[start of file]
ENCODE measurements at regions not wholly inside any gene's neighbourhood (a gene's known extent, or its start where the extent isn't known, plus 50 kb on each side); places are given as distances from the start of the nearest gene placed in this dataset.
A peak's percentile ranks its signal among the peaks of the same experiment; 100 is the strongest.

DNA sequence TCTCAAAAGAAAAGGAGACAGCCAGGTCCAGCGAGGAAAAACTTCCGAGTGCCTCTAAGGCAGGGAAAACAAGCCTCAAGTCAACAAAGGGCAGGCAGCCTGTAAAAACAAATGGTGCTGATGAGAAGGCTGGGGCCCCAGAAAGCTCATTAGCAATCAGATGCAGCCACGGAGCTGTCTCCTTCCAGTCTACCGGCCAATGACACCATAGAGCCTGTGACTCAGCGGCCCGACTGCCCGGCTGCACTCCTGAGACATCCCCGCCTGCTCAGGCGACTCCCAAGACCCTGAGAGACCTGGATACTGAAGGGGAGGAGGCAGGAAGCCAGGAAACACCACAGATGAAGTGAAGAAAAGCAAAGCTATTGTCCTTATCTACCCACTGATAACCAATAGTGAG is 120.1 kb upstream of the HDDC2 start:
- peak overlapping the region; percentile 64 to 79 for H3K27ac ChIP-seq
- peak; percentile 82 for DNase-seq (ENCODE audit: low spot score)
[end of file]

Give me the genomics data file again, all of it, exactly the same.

ENCODE measurements at regions not wholly inside any gene's neighbourhood (a gene's known extent, or its start where the extent isn't known, plus 50 kb on each side); places are given as distances from the start of the nearest gene placed in this dataset.
A peak's percentile ranks its signal among the peaks of the same experiment; 100 is the strongest.

DNA sequence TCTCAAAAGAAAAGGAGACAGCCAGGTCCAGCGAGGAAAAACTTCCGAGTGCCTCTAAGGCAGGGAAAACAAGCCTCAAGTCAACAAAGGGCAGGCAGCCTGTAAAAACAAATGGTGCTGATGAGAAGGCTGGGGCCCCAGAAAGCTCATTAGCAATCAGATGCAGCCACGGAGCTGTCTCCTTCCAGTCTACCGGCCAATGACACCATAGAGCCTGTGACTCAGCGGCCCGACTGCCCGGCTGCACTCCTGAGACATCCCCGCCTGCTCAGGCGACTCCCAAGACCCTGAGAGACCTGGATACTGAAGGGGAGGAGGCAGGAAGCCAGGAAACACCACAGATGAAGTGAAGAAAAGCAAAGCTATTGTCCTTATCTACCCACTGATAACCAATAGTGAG is 120.1 kb upstream of the HDDC2 start:
- peak overlapping the region; percentile 64 to 79 for H3K27ac ChIP-seq
- peak; percentile 82 for DNase-seq (ENCODE audit: low spot score)